How to Calm a Hyper Dog
Is your dog bouncing off the walls?
Running amok off leash?
Can’t stop won’t stop?
Hyperactive dogs can be exhausting to live with, and it’s one of the most common behaviour complaints in puppies and teenagers!
Here are three things we do to help keep our high energy, high drive dogs happy and easy to live with!
Mental exercise > physical exercise
Although all dogs need physical exercise in varying amounts, mental exercise will serve you better when dealing with a hyper dog. Focus on teaching new skills in a way that doesn’t increase frustration, and provide more enrichment! I usually recommend that at least 7 meals a week come out of an enrichment toy. Pick a sport or specific training goal and work towards it every day. You can start with simple tricks, but make sure you keep progressing!
Focus on activities that calm, not excite
Enrichment like searching, sniffing, chewing and shredding, as well as long line or off leash walks in nature and away from triggers can all help dogs calm down. Oftentimes, we want to tire our hyper dogs out by throwing the ball a lot or taking them to the dog park, but this can actually make the problem worse.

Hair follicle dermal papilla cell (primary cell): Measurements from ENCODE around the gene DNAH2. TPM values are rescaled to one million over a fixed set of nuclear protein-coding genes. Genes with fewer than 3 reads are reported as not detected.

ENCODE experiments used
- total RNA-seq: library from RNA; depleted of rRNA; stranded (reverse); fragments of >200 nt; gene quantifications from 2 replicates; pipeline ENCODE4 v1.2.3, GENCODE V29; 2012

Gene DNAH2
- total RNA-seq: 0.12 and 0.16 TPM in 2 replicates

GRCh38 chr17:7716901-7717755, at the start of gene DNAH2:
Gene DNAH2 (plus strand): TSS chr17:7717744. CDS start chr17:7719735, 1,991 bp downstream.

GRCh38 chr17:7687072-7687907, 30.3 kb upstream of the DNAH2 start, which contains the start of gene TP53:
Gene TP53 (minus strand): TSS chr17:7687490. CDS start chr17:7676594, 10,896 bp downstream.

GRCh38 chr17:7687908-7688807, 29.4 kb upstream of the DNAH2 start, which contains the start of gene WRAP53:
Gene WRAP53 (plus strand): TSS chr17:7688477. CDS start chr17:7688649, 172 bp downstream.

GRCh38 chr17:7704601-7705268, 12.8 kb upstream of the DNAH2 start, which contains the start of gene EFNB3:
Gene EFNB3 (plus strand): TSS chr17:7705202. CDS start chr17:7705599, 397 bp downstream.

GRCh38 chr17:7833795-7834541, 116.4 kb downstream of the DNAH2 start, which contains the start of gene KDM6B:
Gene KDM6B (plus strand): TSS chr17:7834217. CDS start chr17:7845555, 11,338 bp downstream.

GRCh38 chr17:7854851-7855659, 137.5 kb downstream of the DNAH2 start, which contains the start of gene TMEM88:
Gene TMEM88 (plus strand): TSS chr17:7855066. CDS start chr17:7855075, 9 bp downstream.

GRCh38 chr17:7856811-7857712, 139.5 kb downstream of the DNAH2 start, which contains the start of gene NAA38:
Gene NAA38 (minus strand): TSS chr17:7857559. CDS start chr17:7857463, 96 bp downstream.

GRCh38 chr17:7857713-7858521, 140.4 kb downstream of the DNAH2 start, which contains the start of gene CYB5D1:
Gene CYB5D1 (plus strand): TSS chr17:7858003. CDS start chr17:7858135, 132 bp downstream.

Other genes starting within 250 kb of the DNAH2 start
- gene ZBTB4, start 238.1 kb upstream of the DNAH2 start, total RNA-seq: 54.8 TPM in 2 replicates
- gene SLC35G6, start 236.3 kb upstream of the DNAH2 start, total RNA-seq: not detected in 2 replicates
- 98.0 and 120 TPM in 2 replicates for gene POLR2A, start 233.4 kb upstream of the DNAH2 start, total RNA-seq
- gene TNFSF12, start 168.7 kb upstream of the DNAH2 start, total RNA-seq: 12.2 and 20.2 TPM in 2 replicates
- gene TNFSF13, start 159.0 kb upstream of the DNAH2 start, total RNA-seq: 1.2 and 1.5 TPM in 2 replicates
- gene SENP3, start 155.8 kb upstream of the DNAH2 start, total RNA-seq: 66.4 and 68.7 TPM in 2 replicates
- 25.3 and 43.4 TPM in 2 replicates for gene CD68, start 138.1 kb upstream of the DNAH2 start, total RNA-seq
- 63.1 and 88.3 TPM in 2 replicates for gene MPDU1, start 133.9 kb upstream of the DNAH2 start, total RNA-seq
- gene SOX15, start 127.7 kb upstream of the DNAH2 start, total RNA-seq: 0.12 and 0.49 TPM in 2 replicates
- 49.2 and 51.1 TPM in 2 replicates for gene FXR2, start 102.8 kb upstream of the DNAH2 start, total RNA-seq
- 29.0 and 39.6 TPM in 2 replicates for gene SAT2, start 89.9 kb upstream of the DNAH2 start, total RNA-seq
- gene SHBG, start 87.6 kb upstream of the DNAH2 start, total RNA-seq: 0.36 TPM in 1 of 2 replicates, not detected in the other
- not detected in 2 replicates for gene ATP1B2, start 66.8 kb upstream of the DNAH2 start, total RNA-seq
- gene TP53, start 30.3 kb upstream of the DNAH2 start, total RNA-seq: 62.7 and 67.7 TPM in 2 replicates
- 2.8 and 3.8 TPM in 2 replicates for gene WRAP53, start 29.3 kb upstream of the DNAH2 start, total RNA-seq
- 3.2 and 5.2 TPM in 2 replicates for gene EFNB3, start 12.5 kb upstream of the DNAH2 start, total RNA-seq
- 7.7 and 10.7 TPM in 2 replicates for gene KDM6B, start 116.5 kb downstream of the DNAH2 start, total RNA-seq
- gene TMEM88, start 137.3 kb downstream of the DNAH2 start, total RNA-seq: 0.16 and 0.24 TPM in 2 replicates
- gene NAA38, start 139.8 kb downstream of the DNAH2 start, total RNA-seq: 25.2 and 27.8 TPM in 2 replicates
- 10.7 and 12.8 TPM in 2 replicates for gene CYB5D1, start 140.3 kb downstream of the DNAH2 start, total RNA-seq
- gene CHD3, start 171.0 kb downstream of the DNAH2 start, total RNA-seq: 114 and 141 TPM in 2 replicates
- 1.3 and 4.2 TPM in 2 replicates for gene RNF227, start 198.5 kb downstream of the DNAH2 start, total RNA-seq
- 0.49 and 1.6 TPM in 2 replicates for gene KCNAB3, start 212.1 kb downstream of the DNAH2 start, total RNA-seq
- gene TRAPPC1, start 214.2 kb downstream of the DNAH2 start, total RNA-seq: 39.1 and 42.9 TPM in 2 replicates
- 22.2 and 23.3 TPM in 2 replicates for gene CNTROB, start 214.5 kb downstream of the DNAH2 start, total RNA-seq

Letting them move their bodies freely without an exciting toy or friend to wrestle with can be a game changer, as can giving them opportunities to engage with doggie behaviours like digging and searching for food.
This one seems counterintuitive. If the dog is over excited, shouldn’t they need more exercise, not more rest?
Think about kids on Christmas at about 2pm. They’re fried. Days of excitement and too much activity and sugar is a recipe for a meltdown. The same is true for dogs. Often, dogs who are hyperactive aren’t getting enough quality rest.
Your dog’s sleep needs will vary with their age, but make sure they get regular down time and that they’re actually sleeping, not just waiting for something exciting to happen!
Sometimes, hyperactivity can tip over into the territory of a mental health disorder that needs treatment from a veterinary behaviourist. Talk to your vet about your dog’s hyperactivity and speak with a qualified trainer before embarking upon a training plan.
If you live with a dog who is just a bit much, we can help
Our frantic to focused program is available fully digital or hybrid in person and digital.
Let us get you from frantic to focused!
Leave a Reply.